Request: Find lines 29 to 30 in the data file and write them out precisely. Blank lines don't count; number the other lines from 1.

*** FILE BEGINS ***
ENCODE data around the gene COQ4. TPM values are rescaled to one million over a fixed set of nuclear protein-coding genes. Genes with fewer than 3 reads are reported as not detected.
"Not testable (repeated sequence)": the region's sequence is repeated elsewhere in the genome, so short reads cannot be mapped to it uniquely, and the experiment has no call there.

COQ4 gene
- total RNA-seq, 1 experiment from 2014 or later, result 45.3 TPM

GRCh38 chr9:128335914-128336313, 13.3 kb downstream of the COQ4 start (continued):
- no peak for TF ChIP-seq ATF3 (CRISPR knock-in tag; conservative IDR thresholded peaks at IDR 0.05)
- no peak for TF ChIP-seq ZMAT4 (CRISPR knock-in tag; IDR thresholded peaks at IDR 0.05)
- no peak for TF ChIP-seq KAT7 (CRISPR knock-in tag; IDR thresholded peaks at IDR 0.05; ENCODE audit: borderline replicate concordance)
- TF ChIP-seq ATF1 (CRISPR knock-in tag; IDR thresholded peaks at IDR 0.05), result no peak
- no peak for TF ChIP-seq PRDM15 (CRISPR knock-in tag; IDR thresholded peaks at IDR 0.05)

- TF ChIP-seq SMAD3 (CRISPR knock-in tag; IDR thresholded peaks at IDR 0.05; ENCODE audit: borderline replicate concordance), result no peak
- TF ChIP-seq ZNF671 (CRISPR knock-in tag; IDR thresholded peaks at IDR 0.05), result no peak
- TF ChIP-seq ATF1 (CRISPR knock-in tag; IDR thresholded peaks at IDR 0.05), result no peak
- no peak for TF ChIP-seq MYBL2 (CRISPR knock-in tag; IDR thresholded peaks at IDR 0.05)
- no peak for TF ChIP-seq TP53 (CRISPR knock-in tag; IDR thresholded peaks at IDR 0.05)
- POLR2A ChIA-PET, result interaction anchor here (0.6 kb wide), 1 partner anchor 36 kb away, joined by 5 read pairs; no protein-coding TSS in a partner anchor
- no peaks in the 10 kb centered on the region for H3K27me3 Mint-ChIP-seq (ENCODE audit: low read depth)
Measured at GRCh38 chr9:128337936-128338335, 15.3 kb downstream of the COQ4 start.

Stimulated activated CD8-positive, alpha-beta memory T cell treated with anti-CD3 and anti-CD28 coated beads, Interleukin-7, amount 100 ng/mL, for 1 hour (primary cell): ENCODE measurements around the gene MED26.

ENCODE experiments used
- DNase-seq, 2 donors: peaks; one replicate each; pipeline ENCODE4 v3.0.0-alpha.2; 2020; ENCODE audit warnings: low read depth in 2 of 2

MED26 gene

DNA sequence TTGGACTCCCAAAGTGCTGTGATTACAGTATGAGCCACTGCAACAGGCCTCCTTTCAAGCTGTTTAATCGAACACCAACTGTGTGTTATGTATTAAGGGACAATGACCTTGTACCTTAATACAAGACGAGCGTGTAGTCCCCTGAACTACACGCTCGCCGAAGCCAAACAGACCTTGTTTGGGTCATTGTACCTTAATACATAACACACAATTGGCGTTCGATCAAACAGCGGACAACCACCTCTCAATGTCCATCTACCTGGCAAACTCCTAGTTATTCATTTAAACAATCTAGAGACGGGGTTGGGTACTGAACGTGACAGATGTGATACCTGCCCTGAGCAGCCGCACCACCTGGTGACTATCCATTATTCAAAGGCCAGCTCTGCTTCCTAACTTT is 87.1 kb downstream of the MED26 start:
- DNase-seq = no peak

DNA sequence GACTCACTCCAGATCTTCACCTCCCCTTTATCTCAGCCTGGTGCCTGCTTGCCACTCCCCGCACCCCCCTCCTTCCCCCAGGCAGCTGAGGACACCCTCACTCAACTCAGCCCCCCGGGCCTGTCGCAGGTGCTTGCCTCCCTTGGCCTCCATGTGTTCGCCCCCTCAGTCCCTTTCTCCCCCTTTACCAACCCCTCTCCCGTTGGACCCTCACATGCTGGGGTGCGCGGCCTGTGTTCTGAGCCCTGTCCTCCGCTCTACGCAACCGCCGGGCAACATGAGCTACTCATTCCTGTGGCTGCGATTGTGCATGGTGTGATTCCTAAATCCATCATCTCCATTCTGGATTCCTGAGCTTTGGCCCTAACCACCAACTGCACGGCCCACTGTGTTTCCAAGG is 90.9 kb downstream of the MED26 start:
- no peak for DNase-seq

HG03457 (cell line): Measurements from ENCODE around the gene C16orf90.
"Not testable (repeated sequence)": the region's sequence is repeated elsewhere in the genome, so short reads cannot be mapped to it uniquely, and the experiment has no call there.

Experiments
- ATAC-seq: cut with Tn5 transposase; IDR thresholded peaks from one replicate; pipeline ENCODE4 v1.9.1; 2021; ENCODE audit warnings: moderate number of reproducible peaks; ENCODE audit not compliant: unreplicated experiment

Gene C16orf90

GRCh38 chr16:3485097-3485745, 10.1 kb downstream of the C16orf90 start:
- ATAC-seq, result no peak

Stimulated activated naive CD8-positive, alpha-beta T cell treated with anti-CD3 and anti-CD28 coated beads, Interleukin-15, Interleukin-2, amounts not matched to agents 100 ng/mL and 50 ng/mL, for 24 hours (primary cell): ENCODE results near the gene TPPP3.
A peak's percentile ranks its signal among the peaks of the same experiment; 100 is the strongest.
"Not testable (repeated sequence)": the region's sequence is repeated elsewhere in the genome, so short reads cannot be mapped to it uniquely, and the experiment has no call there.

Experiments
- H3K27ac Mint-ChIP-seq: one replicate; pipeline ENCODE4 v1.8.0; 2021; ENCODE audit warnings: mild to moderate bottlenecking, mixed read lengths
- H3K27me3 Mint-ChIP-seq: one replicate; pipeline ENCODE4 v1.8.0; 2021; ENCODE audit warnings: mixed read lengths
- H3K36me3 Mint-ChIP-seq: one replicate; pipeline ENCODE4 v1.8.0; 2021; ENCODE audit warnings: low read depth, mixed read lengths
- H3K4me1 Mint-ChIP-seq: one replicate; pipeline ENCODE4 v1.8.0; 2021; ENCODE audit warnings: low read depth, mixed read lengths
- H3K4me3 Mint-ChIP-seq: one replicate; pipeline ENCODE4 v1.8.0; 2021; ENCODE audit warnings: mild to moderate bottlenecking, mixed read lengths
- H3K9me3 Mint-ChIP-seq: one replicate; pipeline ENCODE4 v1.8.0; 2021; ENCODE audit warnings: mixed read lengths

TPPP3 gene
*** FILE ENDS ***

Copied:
Experiments
- ATAC-seq: cut with Tn5 transposase; IDR thresholded peaks from one replicate; pipeline ENCODE4 v1.9.1; 2021; ENCODE audit warnings: moderate number of reproducible peaks; ENCODE audit not compliant: unreplicated experiment